The Anglo-Maratha Campaigns and the Contest for India: The Struggle for Control of the South Asian Military Economy

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Cambridge University Press, May 31, 2007 - History - 456 pages
The Anglo-Maratha Campaigns of 1803 represented the last serious indigenous obstacle to the formation of the British Raj. This study examines Maratha military culture through a battle-by-battle analysis of the campaigns. Randolf Cooper challenges the ethnocentric assumptions that associate Western political ascendancy with "The Military Revolution" and argues that the real contest for India was the struggle to control the South Asian military economy, rather than a single decisive military battle. Victory depended more on economics and intelligence than on superiority in discipline, drill and technology.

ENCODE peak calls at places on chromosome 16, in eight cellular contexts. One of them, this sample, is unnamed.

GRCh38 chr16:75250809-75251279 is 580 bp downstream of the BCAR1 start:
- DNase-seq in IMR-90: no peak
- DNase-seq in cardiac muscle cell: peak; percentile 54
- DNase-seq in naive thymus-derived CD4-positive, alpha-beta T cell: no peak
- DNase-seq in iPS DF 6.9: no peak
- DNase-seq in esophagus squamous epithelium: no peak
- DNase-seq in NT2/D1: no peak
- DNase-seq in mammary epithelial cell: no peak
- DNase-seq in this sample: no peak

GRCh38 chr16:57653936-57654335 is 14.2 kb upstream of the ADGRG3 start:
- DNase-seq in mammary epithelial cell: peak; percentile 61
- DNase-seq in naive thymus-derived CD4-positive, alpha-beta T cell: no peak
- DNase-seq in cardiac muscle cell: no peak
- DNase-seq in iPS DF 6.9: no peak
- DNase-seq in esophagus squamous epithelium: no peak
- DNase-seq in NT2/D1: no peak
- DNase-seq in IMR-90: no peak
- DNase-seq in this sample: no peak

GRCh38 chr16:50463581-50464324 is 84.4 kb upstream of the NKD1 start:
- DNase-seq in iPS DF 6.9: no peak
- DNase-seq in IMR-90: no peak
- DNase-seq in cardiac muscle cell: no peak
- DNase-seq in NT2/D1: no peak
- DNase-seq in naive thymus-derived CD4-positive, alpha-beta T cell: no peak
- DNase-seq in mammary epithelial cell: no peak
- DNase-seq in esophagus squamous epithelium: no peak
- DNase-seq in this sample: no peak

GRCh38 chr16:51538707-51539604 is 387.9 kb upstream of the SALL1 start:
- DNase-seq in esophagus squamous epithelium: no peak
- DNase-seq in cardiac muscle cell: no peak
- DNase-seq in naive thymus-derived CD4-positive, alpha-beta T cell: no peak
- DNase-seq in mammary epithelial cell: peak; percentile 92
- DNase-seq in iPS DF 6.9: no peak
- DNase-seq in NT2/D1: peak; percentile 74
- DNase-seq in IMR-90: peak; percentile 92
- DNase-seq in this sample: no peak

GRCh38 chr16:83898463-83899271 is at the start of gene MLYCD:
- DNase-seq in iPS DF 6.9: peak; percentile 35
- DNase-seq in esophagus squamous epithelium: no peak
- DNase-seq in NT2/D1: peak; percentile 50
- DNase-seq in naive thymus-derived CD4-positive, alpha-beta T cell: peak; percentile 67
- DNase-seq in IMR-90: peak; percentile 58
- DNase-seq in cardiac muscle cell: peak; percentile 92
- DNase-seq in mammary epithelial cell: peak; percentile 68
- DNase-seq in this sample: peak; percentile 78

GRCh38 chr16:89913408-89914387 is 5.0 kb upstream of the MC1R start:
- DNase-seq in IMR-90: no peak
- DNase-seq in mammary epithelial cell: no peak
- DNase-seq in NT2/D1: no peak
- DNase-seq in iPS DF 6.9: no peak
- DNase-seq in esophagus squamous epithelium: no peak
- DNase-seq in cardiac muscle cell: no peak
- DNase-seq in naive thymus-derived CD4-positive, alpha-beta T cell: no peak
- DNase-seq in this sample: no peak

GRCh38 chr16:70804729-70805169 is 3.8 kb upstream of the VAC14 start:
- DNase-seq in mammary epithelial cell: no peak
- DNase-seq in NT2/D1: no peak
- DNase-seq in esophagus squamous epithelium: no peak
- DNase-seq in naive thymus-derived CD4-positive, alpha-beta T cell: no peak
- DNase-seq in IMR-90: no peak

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About the author (2007)

Randolf G. S. Cooper is a Visiting Fellow at Wolfson College, University of Cambridge.

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